Scallywag

Friends and good manners will carry you where money won't go.

~ Margaret Walker ~

What’s Your Happy Christmas Thinking?

December 16th, 2011 ~ Est. reading time: 2 mins, 42 secs

We want you to think about what having a Happy Christmas means.

Dick the horse eats bowls of holly… fa la la la la…la la la laWell that’s what one little boy thought when he heard the song  “Deck the Halls.” Just as our tender two-year-old used to announce eagerly that “Farder Chritmet” was coming.

No matter how you say these things, the sentiments are the same. Christmas is a time for families coming together, of children getting excited, and of remembering the birth of Christ.

No doubt, it will be a happy Christmas for plenty of people across the globe. From the other side of the world to the homes in your street, there will be people busily anticipating presents, celebrations, and fun times. Yet there will also be people in despair.  Feeling life is unjustly hard, their loneliness will take on an acute edge over the Christmas period. So instead of experiencing a happy Christmas, they will be more focused on drowning their sorrows. For them, the whole Happy, Happy Christmas show is only a painful reminder of what they haven’t got. So on a big picture scale Christmas is both  a happy and sad time combined.

Of course, having a happy Christmas experience is wonderful. But I can’t imagine Jesus being happy about so much misery at the celebration of his coming.

Come the festive season, you don’t even have to be in an obvious position of difficulty to feel less than enthusiastic. Plenty of us have patches of despair amongst all the Happy Christmas preparations and frivolity. Then there’s the famous infighting amongst families that happens when people are cooped up together, drink too much, and are obliged to be “nice.”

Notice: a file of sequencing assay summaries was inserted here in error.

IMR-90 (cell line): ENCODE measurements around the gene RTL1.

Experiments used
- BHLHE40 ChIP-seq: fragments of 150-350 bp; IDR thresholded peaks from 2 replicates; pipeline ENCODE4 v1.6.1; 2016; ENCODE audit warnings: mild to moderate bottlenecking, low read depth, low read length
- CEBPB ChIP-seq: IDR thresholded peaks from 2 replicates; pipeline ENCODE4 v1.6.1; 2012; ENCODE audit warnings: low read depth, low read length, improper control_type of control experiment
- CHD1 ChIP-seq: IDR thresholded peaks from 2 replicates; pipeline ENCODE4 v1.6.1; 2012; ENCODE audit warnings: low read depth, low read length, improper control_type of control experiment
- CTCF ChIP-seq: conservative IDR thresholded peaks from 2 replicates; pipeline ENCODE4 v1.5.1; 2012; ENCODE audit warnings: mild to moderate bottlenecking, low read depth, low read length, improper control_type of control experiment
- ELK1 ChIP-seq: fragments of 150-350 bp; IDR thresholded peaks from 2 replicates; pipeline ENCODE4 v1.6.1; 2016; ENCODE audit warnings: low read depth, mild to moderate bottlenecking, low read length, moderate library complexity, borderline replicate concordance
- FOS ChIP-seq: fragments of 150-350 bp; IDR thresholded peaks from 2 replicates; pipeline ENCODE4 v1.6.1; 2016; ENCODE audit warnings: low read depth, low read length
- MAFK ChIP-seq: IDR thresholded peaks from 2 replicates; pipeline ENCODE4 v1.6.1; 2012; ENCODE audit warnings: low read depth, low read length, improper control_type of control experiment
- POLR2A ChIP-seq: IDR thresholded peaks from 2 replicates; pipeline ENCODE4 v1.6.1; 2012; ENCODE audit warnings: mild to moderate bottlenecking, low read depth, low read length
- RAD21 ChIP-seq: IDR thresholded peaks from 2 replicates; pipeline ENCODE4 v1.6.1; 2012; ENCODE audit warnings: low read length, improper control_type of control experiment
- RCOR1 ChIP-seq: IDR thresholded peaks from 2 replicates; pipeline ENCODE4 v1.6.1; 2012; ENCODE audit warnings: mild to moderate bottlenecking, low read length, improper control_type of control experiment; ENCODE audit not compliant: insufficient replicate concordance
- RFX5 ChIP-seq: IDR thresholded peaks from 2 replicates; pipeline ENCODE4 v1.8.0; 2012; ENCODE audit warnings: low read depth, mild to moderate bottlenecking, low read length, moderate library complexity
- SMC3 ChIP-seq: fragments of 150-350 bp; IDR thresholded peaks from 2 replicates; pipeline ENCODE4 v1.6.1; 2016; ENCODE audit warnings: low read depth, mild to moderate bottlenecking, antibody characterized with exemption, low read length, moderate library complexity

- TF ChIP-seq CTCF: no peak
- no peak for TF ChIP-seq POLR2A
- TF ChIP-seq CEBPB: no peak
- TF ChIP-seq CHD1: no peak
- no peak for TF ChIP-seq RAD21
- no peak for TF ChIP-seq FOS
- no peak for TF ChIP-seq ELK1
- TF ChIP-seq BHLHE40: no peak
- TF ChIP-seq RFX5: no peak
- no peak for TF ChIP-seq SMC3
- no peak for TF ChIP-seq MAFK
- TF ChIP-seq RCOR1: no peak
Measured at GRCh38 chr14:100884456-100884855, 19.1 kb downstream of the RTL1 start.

To me, living in a hot Christmas climate, everything about this celebration is slightly on the surreal side. We are inundated with Santas and depictions of snow in the middle of summer when people think of beaches and barbecues (Having a happy Christmas Australian style surely is unique).

But what it teaches me is that the whole event is slightly out of context anyway and deserves some reflection. Getting uptight about it really doesn’t fit the theme of a Happy Christmas, does it?  Equally, the earnest desire to lay the Happy Christmas message on thick needs tempering too. The dates we celebrate for this special event are, after all, a random guess. Nobody has a clue which day Jesus was actually born. So the event is an invention, like so many other wonderfully happy Christmas traditions.

Deep down, I believe what matters is not the celebration, but the recognition. At its heart, Christmas is two things:

1/ It’s a Christian celebration.

2/ It’s a time to get together which has been well and truly been hijacked by vested interests.

If you’re not a Christian, then it’s just a get-together holiday that’s sometimes fun and sometimes not. Either way, it’s an event that definitely doesn’t need all the trimmings to be special.

But if you are a Christian, then you get the story, and you are thankful. Deep down, that’s all you need to know.

By all means, have a happy Christmas. But skip the pressure wherever you possibly can. It’s okay to be low-key and do things simply. If anything, that’s far more in keeping with the real deal. After all, the first Christmas Eve was certainly no extravaganza. Instead, do kind things for others. These are the best gifts of all. Kindness shared is something we can all do, which is just as well, given the whole world is crying out for it.

So put your thoughts toward small acts of beauty. That way, you can share your happy Christmas thoughts with all the generosity you like. Better yet, you can even make your Christmas care go beyond the season. As I see it, that’s the way the Maker always wanted Christmas to be.

 

 

Feegs

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